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Unethical Arrivistes Thrive Under Plutocracy

by Patrice Ayme Sat May 2nd, 2009 at 08:04:53 PM EST

Anti thinkers are paid by the plutocracy to seed havoc and confusion. We skewer a few.


ARRIVISTES THRIVE UNDER FASCISM.

AGAINST FERGUSON, GODWIN, BYBEE, YOO, AND OTHER SERVANTS OF EVIL.

Propagandists, and apologists of fascism are often esteemed, well paid and have beautiful careers. Why so? Because, from the power of compound interest, wealth tends to gather in a few hands. To make society stable, wealth has to be redistributed. This has been true ever since material wealth became important, at least 10,000 years ago, in the most advanced parts. But sometimes the particular nature of the socioeconomy makes it function best as a dictatorship. The arch-typical example being the hydraulic dictatorships of the Middle East (Hence the later developed huge fascist empires, and authoritarian religions such as Judaism and its well known heresies, Christianism and Islamism). Sometimes society falls into fascism from lack of timely brain power to prevent an excess of greed by an oligarchy (Republican Rome).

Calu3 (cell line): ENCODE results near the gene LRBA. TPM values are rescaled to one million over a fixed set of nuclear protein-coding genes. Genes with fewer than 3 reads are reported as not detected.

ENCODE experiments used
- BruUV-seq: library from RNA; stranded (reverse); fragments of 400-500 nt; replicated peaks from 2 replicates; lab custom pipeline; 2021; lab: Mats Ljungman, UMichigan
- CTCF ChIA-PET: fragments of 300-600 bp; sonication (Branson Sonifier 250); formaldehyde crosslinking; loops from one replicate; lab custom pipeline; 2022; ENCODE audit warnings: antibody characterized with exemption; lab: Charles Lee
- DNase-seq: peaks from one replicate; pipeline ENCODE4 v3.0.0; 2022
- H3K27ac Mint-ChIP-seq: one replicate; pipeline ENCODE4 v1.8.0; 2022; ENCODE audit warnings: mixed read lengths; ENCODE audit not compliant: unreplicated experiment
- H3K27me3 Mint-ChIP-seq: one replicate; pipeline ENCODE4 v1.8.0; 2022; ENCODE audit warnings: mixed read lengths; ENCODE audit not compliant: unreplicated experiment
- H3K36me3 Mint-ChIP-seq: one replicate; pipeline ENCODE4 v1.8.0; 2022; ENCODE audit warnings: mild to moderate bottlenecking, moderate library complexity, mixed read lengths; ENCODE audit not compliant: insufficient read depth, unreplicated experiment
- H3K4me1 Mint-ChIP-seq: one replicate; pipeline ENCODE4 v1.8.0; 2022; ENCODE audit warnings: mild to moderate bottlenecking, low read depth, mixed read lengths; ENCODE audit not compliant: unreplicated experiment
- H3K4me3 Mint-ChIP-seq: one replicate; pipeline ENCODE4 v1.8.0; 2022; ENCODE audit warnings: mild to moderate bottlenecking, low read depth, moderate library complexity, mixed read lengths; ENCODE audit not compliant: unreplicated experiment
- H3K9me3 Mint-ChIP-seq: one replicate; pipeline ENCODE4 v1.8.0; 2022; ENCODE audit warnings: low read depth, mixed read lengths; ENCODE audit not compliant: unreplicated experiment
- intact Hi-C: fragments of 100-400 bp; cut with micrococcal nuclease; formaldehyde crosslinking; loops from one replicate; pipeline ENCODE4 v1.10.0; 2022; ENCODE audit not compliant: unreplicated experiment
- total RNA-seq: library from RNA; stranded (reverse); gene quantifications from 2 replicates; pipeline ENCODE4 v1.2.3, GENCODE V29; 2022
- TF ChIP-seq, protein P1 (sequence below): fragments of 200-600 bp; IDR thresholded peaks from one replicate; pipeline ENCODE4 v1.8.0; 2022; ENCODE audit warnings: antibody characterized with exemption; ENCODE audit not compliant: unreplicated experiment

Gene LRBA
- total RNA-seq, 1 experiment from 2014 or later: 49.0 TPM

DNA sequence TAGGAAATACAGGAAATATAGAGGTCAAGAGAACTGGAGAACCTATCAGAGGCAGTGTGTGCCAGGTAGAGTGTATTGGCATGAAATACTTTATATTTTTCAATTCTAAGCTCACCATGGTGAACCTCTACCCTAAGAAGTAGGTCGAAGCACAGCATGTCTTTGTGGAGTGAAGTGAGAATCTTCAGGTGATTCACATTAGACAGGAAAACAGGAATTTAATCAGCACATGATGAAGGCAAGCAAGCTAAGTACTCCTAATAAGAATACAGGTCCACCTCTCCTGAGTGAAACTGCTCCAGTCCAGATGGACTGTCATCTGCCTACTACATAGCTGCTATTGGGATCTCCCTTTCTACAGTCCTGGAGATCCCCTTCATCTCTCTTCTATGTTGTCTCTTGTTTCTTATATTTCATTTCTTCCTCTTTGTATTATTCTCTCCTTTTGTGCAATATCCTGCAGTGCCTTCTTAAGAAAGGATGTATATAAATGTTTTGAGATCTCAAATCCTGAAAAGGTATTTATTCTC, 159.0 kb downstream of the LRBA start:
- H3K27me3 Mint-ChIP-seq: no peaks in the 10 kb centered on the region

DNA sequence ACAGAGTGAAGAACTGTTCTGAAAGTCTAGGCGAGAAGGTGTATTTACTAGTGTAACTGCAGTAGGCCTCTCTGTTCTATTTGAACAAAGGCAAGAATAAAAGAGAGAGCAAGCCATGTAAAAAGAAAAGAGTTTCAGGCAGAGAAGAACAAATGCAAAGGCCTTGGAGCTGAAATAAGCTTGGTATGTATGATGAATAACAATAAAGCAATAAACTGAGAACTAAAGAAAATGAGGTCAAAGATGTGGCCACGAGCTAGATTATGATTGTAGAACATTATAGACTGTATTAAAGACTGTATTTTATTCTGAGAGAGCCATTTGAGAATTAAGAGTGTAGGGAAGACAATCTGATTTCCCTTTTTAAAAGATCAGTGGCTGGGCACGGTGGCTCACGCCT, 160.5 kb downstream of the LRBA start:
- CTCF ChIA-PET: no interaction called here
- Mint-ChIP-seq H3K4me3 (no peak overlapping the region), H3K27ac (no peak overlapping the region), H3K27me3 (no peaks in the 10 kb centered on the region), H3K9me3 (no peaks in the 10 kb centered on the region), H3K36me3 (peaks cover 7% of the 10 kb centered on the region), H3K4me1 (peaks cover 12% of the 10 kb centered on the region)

In any case, wealth is power, wealth has power to fight back, and wealth often runs out of democratic control (this sort of views is often lent to Marx, but it is much older: the Greek historian Polybius had them 22 centuries ago, and his somewhat cyclical theory (which was not new, even at the time!) is superior to Marx's in many ways). From this blossoms a close association between fascism and plutocracy.